It's not like the house is gone. It's not like it's finally crumbled to the ground, burned down or been destroyed by one last college party.
But the two-story house is empty and the 11-year, six-generation tradition is over.
So, we call each other and we say, "The house is gone."
The thing started in 1996, when a couple of students at my alma mater, a little, liberal arts school in the middle of nowhere, in the hills and dales of Michigan, moved into 187 N. West Street and gave the place a name. They called it "The Beat."
By the time I arrived in 2001, it was generally believed the name was a tribute to the Beats, Jack Keroauc's Zen bums and road-trip freaks, Allen Ginsberg's angle-headed hipsters, who wandered in dawn streets looking for an angry fix.
I've been told by someone who was there at the start, though, that the name was supposed to be "Be At," as in "187 N. Main St. is the place to be at." There was a suspicious space in the middle of the word on the sign hanging in the front of the house, which might be construed to confirm that story. So, who knows?
I first found my way into the off-campus, college house at the end of my freshman year. One of the editors at the college paper said to come over. I went over and knocked on the front door. From inside, two guys watching "The Simpsons," yelled, "Why are you knocking?"
I would later learn this was the normal greeting to knocking, which was very confusing to pizza delivery people, census takers and Jehovah's Witnesses.
The rest of us, though, learned the policy: The house was open. You could wander in at 3 a.m., and sleep on the couch. You could watch curling on TV. You could be the most unpopular kid on campus. You could borrow the stove or the washing machine. The house was open and the house flag, which said, in Latin, "in sloth, victory," was hanging on the wall.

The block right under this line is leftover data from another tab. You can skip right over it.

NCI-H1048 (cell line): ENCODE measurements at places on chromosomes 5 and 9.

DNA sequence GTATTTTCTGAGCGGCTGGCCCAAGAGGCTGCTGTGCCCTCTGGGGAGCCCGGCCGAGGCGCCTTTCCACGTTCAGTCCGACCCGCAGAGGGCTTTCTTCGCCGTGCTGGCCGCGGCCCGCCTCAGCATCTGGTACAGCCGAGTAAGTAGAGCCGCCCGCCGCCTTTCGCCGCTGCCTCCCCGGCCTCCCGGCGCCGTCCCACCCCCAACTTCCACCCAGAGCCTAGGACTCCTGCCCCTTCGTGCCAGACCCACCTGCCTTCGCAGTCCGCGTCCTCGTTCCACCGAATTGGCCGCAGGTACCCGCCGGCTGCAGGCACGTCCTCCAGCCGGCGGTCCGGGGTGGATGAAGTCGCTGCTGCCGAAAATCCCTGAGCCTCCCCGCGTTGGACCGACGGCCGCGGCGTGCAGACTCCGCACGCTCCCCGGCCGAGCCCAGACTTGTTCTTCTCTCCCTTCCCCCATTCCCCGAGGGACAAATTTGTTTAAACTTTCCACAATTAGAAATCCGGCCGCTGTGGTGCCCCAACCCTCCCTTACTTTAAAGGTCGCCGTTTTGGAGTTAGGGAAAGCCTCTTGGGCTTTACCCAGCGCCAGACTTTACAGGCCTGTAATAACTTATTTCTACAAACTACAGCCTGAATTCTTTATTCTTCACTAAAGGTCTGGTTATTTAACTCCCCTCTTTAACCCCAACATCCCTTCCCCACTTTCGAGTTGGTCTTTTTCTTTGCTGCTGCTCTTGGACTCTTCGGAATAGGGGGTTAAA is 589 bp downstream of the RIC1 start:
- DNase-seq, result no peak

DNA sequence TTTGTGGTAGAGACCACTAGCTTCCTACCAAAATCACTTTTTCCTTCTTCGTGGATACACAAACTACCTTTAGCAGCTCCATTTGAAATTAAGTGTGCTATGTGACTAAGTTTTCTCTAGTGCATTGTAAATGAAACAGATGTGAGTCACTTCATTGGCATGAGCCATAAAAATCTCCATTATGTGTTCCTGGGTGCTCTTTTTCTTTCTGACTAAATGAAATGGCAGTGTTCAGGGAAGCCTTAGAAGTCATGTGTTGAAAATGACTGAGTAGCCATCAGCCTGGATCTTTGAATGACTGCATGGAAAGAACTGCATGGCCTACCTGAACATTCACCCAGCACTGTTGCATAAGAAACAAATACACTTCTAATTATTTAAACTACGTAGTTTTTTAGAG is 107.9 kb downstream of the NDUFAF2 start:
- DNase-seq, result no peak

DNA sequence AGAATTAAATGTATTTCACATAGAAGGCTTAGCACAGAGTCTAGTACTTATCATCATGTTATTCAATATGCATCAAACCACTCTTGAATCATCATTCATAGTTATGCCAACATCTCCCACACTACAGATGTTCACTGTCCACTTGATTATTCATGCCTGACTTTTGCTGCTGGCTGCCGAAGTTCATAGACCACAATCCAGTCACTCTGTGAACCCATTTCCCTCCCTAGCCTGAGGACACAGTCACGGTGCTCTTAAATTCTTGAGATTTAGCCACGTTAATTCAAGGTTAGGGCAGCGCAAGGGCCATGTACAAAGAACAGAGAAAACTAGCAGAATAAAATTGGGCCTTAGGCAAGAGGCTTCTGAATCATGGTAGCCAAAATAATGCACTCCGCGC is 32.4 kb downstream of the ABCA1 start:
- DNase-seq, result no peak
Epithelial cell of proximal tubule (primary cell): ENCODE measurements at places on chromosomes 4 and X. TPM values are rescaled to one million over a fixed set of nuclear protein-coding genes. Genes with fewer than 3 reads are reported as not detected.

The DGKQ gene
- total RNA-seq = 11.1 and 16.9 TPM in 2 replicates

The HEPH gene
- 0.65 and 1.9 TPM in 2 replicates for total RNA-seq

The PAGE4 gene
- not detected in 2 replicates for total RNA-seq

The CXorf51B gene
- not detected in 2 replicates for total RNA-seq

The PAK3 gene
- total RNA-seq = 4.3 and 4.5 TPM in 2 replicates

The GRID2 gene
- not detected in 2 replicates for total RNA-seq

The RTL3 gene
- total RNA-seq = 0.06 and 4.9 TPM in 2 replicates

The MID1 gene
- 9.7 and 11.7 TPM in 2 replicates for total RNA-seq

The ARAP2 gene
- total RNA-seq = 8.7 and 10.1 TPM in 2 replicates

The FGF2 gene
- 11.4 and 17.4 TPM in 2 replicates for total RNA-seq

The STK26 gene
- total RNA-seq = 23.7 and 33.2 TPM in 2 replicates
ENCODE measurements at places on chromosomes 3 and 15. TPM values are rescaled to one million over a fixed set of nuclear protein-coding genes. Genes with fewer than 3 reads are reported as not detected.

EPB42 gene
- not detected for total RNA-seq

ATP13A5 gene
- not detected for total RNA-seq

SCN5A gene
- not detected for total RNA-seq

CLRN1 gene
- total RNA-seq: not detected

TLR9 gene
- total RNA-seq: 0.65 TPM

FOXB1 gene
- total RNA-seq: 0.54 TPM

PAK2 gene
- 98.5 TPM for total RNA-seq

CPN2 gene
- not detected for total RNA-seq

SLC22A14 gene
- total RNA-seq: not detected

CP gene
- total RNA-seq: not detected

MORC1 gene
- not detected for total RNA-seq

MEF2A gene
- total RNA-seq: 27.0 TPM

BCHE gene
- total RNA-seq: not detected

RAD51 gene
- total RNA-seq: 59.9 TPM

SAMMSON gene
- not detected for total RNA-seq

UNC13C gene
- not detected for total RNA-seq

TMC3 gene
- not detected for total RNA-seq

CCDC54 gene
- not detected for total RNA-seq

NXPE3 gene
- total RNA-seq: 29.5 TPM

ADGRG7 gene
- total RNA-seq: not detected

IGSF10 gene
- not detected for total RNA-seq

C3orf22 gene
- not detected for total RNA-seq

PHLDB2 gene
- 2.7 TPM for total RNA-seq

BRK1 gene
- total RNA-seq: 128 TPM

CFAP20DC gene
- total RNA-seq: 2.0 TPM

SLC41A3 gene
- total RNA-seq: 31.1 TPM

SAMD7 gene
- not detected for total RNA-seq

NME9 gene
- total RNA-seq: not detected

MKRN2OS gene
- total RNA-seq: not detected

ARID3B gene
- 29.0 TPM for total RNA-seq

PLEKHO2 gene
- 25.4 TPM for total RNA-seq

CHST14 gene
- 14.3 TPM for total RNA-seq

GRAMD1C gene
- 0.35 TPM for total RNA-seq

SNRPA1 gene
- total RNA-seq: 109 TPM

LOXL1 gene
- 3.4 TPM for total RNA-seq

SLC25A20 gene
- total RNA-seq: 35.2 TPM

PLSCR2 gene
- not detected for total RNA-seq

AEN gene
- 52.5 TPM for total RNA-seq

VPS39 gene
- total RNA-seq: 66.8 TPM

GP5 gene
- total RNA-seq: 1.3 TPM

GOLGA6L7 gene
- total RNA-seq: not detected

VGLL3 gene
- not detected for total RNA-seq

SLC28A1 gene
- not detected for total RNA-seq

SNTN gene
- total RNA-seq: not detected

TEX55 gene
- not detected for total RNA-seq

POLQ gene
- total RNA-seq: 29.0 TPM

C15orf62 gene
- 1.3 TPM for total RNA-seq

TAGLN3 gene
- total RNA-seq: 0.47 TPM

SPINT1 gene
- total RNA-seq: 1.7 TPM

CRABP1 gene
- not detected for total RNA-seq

It's not like there weren't rules at The Beat. It's just that the rules were things like, "No drinking in a canoe on the roof," and, "At the end of every party, all house members must sing along to a ridiculous song," and, "Stray cats are to be taken in," and, "Guests ought not knock, but just enter," and "Manatees are to be respected."
We were the odd balls at the college. The only thing we had in common was an agreed upon aesthetic response to the very conservative and highly political place we called home for four or five years. A lot of times, the aesthetic was self destructive, anarchistic and apathetic, but it was also open, generous and empathetic.
We might play beer-bottle baseball in the basement, but we'd also help freshmen with their homework. We might steal an idiot's shoes, tie the laces together and throw them into a big tree, but we'd also listen for hours to an idiot who'd been dumped by his girlfriend.
If you'd asked me, then, why I went back, became a regular and eventually moved in, I would have said, because the house was cool.
I think, now, that is was precisely because the place wasn't cool. At The Beat, it didn't mater that I wasn't cool. They didn't want me to pay to join, like a fraternity. They didn't want me to agree with them, like in politics and religion. They didn't want me to take on a project, like in a club. It was enough to just be there.
My house mates liked to draw an invisible square in the air and say, "judgment free zone." Yeah, we were uncool, and we pretty regularly proved it.
One house mate, before I moved in, wrote tabloid-sytle stories about the house, with headlines like: "Portal to Hell Found in Beat Basement," "Alien Child Attacked by Withered Cactus," and "Microwave Heard Singing Guns N' Roses."
(That last one was actually true, since we were across the street from a radio station and every plugged in appliance with a speaker played classic rock.)
Another house mate started a comic strip, with all of us as characters. I was a fish who wore glasses.
But I got a note last week saying the house was gone. A changing housing policy, financial difficulties, a shifting student population and apathy killed The Beat.
It stands there still, on N. Main Street, but the purple flag's been furled, the open door's been locked.
But for those of us who lived there, it will be remembered as hilarious, ridiculous, welcoming and open to us uncool, confused, lonely and talkative students, who needed a place to go.
Daniel Silliman covers cops and courts for the Clayton News Daily. His column usually appears on Tuesdays. He can be reached at (770) 478-5753 ext. 254 or via e-mail at firstname.lastname@example.org.